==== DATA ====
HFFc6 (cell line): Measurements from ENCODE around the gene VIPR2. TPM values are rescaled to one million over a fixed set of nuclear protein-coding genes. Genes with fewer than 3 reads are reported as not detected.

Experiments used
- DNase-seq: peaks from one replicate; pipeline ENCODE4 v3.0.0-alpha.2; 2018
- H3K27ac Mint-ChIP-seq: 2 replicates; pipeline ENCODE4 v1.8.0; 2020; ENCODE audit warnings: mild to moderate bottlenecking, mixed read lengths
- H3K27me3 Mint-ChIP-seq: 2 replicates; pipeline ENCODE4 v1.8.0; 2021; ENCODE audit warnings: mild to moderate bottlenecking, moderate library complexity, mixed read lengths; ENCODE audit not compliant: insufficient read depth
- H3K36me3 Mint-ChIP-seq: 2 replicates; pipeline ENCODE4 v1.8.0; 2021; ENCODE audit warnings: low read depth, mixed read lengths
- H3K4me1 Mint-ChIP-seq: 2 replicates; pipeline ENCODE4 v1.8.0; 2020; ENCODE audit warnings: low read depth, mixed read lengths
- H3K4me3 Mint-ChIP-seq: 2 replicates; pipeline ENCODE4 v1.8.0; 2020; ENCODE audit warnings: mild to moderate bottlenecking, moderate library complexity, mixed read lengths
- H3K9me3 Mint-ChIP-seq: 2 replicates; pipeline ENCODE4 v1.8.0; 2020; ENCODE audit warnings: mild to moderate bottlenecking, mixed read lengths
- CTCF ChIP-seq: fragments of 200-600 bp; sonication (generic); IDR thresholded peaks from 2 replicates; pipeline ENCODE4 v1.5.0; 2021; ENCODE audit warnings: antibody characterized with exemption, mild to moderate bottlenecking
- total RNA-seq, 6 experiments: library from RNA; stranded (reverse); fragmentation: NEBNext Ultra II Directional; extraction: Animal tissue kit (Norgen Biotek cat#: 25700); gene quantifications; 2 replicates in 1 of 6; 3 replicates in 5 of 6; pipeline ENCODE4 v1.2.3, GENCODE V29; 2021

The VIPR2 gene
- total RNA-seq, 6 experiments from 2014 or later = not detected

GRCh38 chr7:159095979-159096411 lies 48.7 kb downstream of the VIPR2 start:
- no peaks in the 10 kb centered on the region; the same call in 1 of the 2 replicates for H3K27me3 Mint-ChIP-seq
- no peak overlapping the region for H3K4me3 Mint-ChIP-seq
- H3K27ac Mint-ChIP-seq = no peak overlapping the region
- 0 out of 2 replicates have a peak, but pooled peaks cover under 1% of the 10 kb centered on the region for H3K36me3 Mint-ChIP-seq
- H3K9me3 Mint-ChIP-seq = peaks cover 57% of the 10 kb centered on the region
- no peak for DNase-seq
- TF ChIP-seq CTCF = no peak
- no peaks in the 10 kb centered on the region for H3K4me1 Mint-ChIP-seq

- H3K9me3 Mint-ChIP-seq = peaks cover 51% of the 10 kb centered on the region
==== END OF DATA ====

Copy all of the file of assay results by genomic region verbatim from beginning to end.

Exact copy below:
HFFc6 (cell line): Measurements from ENCODE around the gene VIPR2. TPM values are rescaled to one million over a fixed set of nuclear protein-coding genes. Genes with fewer than 3 reads are reported as not detected.

Experiments used
- DNase-seq: peaks from one replicate; pipeline ENCODE4 v3.0.0-alpha.2; 2018
- H3K27ac Mint-ChIP-seq: 2 replicates; pipeline ENCODE4 v1.8.0; 2020; ENCODE audit warnings: mild to moderate bottlenecking, mixed read lengths
- H3K27me3 Mint-ChIP-seq: 2 replicates; pipeline ENCODE4 v1.8.0; 2021; ENCODE audit warnings: mild to moderate bottlenecking, moderate library complexity, mixed read lengths; ENCODE audit not compliant: insufficient read depth
- H3K36me3 Mint-ChIP-seq: 2 replicates; pipeline ENCODE4 v1.8.0; 2021; ENCODE audit warnings: low read depth, mixed read lengths
- H3K4me1 Mint-ChIP-seq: 2 replicates; pipeline ENCODE4 v1.8.0; 2020; ENCODE audit warnings: low read depth, mixed read lengths
- H3K4me3 Mint-ChIP-seq: 2 replicates; pipeline ENCODE4 v1.8.0; 2020; ENCODE audit warnings: mild to moderate bottlenecking, moderate library complexity, mixed read lengths
- H3K9me3 Mint-ChIP-seq: 2 replicates; pipeline ENCODE4 v1.8.0; 2020; ENCODE audit warnings: mild to moderate bottlenecking, mixed read lengths
- CTCF ChIP-seq: fragments of 200-600 bp; sonication (generic); IDR thresholded peaks from 2 replicates; pipeline ENCODE4 v1.5.0; 2021; ENCODE audit warnings: antibody characterized with exemption, mild to moderate bottlenecking
- total RNA-seq, 6 experiments: library from RNA; stranded (reverse); fragmentation: NEBNext Ultra II Directional; extraction: Animal tissue kit (Norgen Biotek cat#: 25700); gene quantifications; 2 replicates in 1 of 6; 3 replicates in 5 of 6; pipeline ENCODE4 v1.2.3, GENCODE V29; 2021

The VIPR2 gene
- total RNA-seq, 6 experiments from 2014 or later = not detected

GRCh38 chr7:159095979-159096411 lies 48.7 kb downstream of the VIPR2 start:
- no peaks in the 10 kb centered on the region; the same call in 1 of the 2 replicates for H3K27me3 Mint-ChIP-seq
- no peak overlapping the region for H3K4me3 Mint-ChIP-seq
- H3K27ac Mint-ChIP-seq = no peak overlapping the region
- 0 out of 2 replicates have a peak, but pooled peaks cover under 1% of the 10 kb centered on the region for H3K36me3 Mint-ChIP-seq
- H3K9me3 Mint-ChIP-seq = peaks cover 57% of the 10 kb centered on the region
- no peak for DNase-seq
- TF ChIP-seq CTCF = no peak
- no peaks in the 10 kb centered on the region for H3K4me1 Mint-ChIP-seq

- H3K9me3 Mint-ChIP-seq = peaks cover 51% of the 10 kb centered on the region